Zerbst v. State of South Dakota et al
ORDER granting 3 Motion for Leave to Proceed in forma pauperis; denying as moot 4 Motion to Appoint Counsel. Signed by Chief Judge Jeffrey L. Viken on 10/16/17. (SB)
UNITED STATES DISTRICT COURT
DISTRICT OF SOUTH DAKOTA
DAKOTA LEE ZERBST,
STATE OF SOUTH DAKOTA and
HUMAN SERVICES CENTER,
Plaintiff Dakota Lee Zerbst, appearing pro se, filed a complaint alleging
violations of his First Amendment rights. (Docket 1 at. p. 1). Mr. Zerbst also
filed a motion to proceed without prepayment of fees and a financial affidavit.
(Docket 3). Section 1915(a)(1) of Title 28 of the United States Code directs the
court to authorize the commencement of a civil action without prepayment of
fees upon proof of plaintiff's inability to pay. 28 U.S.C. ' 1915(a)(1). In his
declaration, Mr. Zerbst indicates he currently has no assets and is homeless.
(Docket 3). The court finds Mr. Zerbst indigent within the meaning of
' 1915(a)(1). Proceeding in forma pauperis is governed by 28 U.S.C. ' 1915.
That statute provides:
Notwithstanding any filing fee, . . . the court shall dismiss the case
at any time if the court determines that-...
(B) the action or appeal-(i)
is frivolous or malicious;
fails to state a claim on which relief may be
seeks monetary relief against a defendant who is
immune from such relief.
28 U.S.C. ' 1915(e)(2). Subsection (e)(2) allows the court sua sponte to review a
complaint filed with an in forma pauperis application to determine whether the
action is frivolous, malicious, fails to state a claim, or seeks monetary relief
against a defendant or defendants who are immune from such relief. Thus, the
court is required to screen a pro se complaint as soon as practicable and to
dismiss those which are frivolous or fail to state a claim for relief.1 “[A]
complaint, containing as it does both factual allegations and legal conclusions,
is frivolous where it lacks an arguable basis either in law or in fact. . . . [The]
term ‘frivolous,’ when applied to a complaint, embraces not only the inarguable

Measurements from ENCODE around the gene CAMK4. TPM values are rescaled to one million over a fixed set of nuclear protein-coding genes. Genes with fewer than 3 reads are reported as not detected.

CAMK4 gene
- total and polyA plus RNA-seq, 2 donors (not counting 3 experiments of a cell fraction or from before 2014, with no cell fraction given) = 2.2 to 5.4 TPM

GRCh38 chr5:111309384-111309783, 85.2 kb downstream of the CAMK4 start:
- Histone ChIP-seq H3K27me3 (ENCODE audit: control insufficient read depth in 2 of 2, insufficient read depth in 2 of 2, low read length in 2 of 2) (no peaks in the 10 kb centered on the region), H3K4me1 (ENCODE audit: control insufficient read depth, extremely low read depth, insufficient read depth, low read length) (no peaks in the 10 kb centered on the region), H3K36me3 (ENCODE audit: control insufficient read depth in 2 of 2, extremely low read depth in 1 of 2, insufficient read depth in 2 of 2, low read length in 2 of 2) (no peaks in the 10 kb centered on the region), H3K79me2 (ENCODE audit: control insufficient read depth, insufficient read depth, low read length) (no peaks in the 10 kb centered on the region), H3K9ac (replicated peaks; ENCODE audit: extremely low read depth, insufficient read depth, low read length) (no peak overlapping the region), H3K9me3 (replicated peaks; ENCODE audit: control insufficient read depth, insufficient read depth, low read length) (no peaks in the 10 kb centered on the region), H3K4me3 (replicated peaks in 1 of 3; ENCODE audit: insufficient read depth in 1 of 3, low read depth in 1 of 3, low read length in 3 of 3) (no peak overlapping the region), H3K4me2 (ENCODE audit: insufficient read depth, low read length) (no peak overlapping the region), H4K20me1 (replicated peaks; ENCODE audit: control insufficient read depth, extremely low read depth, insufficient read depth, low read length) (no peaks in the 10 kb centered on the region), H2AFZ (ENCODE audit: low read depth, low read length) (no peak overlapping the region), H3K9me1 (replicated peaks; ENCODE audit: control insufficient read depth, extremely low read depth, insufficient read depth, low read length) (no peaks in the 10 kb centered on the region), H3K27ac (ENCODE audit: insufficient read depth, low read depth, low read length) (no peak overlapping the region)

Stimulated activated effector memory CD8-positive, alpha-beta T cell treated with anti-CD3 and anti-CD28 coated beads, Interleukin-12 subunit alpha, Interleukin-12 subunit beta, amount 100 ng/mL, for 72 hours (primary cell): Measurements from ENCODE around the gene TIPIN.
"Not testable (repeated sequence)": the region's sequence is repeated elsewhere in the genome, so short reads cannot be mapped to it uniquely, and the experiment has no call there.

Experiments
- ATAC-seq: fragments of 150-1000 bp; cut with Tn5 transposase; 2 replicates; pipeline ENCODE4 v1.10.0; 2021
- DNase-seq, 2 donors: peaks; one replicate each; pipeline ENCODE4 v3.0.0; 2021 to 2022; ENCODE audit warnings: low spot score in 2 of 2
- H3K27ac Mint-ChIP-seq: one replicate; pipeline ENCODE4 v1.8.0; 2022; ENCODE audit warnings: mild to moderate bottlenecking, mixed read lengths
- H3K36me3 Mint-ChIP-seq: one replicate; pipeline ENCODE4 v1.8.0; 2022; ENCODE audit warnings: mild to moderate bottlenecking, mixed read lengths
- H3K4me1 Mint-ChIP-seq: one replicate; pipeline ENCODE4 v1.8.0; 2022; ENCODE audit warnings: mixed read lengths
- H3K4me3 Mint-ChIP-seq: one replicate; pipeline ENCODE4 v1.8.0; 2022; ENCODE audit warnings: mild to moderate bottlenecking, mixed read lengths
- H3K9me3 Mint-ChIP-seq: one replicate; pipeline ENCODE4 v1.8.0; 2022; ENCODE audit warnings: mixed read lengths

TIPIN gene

legal conclusion, but also the fanciful factual allegation.” Neitzke v. Williams,
490 U.S. 319, 325 (1989).
“[P]ro se complaints are to be construed liberally . . . .” Stone v. Harry,
364 F.3d 912, 914 (8th Cir. 2004) (citing Estelle v. Gamble, 429 U.S. 97, 106
(1976)). Plaintiff’s complaint, liberally construed, sets forth a cause of action
under 42 U.S.C. § 1983 and seeks monetary damages and injunctive relief.
(Docket 1 at pp. 3-5). But Mr. Zerbst seeks relief against defendants who are
immune from suit.
is unclear from Mr. Zerbst’s filings whether he is currently a prisoner.
He bases his complaint on events he alleges occurred when he was in jail.
(Docket 1 at p. 5). But his listed address is not a jail facility. Id. at p. 2.
Either way, the court screens his complaint the same. See Key v. Does, 217 F.
Supp. 3d 1006, 1007-09 (E.D. Ark. 2016) (holding ' 1915(e)(2) authorizes
screening and pre-service dismissal of both prisoner and non-prisoner pro se
Defendant Human Services Center, also referred to as the South Dakota
Human Services Center, is a facility owned and operated by the State of South
Dakota as an arm of the South Dakota Department of Human Services. SDCL
§ 27A-4-1. Plaintiff does not name as defendants any doctors, staff, or
administrators of the Human Services Center. The remaining defendant Mr.
Zerbst names is the State of South Dakota.
The Eleventh Amendment shields the State of South Dakota from Mr.
Zerbst’s § 1983 claim. See Will v. Michigan Dep’t of State Police, 491 U.S. 58,
63-64 (1989). The Human Services Center, as a state agency, is immune from
suit. See Pennhurst State School & Hospital v. Halderman, 465 U.S. 89, 100
(1984). “[A] suit in federal court by private parties seeking to impose a liability
which must be paid from public funds in the state treasury is barred by the
Eleventh Amendment.” Quern v. Jordan, 440 U.S. 332, 337 (1979); Will, 491
U.S. at 64. Mr. Zerbst has not identified a waiver of this immunity. Regardless
of the relief Mr. Zerbst seeks, the Eleventh Amendment blocks his claims
against the State of South Dakota. Seminole Tribe of Florida v. Florida, 517
U.S. 44, 58 (1996) (“But we have often made it clear that the relief sought by a
plaintiff suing a State is irrelevant to the question whether the suit is barred by
the Eleventh Amendment.”). The court dismisses Mr. Zerbst’s complaint
because it is frivolous and seeks monetary relief from defendants immune to
this type of claim. See 28 U.S.C. §§ 1915(e)(2)(i) & (iii), 1915A(b); see also
Sullivan v. Ford, 828 F. Supp. 480, 482 (E.D. Mich. 1993) (finding a claim
against immune defendants was frivolous). Accordingly, it is
ORDERED that Mr. Zerbst’s motion for leave to proceed without
prepayment of fees (Docket 3) is granted. Mr. Zerbst may prosecute this action
to its conclusion without prepayment of costs or fees. Any recovery in this
action by Mr. Zerbst shall be subject to the repayment of costs and fees,
including service of process fees and the $350 filing fee.
IT IS FURTHER ORDERED that Mr. Zerbst’s complaint (Docket 1) is
dismissed without prejudice.
IT IS FURTHER ORDERED that Mr. Zerbst’s motion to appoint counsel
(Docket 4) is denied as moot.
Dated October 16, 2017.
BY THE COURT:
/s/ Jeffrey L. Viken
JEFFREY L. VIKEN
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